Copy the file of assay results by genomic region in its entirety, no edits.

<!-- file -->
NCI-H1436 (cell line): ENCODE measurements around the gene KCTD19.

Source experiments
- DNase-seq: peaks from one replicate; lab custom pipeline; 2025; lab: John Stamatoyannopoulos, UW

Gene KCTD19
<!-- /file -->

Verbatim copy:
NCI-H1436 (cell line): ENCODE measurements around the gene KCTD19.

Source experiments
- DNase-seq: peaks from one replicate; lab custom pipeline; 2025; lab: John Stamatoyannopoulos, UW

Gene KCTD19